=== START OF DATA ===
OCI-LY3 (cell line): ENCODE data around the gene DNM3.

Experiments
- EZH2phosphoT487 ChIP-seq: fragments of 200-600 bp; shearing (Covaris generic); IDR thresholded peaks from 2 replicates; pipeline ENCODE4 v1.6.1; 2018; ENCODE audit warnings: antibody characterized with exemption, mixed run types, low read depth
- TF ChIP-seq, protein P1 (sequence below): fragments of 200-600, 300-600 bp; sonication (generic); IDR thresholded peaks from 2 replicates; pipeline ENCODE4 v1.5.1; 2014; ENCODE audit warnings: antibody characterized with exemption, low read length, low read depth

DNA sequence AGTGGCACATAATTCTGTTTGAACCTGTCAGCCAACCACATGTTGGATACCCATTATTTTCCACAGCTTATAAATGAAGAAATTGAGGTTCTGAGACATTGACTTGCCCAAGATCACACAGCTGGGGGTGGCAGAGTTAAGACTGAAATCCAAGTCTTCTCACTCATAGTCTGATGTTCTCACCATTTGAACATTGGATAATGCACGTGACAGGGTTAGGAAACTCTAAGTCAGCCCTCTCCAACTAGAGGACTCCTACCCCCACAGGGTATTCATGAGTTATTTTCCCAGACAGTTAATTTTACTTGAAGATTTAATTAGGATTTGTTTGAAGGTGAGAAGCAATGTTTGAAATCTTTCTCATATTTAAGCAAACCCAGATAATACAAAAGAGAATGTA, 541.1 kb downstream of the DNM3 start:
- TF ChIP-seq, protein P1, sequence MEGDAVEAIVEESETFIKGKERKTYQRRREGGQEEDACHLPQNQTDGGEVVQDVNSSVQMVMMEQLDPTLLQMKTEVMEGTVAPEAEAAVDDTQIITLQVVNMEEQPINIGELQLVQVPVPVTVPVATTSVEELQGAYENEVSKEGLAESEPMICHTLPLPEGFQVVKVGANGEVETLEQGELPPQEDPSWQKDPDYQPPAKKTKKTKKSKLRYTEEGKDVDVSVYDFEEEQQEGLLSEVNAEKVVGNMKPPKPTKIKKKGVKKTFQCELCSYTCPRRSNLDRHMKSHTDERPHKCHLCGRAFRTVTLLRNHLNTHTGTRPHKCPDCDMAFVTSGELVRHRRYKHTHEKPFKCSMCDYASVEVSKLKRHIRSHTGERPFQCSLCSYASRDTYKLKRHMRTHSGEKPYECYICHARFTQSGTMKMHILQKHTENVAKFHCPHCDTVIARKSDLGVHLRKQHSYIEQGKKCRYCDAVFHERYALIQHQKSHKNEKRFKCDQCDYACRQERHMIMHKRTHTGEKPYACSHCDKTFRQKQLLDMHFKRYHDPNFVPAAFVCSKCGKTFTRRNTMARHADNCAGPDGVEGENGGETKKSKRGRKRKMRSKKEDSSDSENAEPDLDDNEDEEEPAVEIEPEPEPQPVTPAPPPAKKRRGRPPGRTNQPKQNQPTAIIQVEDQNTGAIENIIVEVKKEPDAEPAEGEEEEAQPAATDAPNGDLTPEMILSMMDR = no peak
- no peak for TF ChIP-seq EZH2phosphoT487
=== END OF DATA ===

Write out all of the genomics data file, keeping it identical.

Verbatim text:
OCI-LY3 (cell line): ENCODE data around the gene DNM3.

Experiments
- EZH2phosphoT487 ChIP-seq: fragments of 200-600 bp; shearing (Covaris generic); IDR thresholded peaks from 2 replicates; pipeline ENCODE4 v1.6.1; 2018; ENCODE audit warnings: antibody characterized with exemption, mixed run types, low read depth
- TF ChIP-seq, protein P1 (sequence below): fragments of 200-600, 300-600 bp; sonication (generic); IDR thresholded peaks from 2 replicates; pipeline ENCODE4 v1.5.1; 2014; ENCODE audit warnings: antibody characterized with exemption, low read length, low read depth

DNA sequence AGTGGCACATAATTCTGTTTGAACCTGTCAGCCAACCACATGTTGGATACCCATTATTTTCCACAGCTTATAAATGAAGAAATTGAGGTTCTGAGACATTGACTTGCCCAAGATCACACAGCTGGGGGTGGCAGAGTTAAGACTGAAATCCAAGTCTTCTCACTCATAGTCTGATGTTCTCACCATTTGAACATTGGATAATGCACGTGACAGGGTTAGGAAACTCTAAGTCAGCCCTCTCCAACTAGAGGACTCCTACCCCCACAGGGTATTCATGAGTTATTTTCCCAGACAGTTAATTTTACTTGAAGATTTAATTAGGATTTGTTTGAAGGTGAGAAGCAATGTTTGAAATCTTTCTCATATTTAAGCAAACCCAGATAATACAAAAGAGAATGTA, 541.1 kb downstream of the DNM3 start:
- TF ChIP-seq, protein P1, sequence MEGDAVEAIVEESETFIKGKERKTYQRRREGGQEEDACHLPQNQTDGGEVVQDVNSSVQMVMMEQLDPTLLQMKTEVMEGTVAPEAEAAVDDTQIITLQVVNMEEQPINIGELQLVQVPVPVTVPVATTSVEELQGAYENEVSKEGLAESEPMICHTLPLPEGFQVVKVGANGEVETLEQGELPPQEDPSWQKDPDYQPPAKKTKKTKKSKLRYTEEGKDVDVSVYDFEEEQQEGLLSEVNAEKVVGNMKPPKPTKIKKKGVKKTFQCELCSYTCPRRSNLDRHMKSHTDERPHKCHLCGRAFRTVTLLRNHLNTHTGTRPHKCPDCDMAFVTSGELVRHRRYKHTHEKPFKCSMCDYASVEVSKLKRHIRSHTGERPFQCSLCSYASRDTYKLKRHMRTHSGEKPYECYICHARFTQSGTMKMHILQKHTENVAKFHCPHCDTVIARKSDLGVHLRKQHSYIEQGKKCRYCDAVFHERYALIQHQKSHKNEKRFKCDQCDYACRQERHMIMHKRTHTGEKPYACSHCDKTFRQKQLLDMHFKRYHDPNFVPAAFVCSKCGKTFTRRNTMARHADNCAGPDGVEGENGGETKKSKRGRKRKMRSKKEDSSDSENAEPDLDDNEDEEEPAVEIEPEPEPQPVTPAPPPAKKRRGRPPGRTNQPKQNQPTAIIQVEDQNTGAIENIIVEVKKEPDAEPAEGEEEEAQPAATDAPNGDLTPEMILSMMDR = no peak
- no peak for TF ChIP-seq EZH2phosphoT487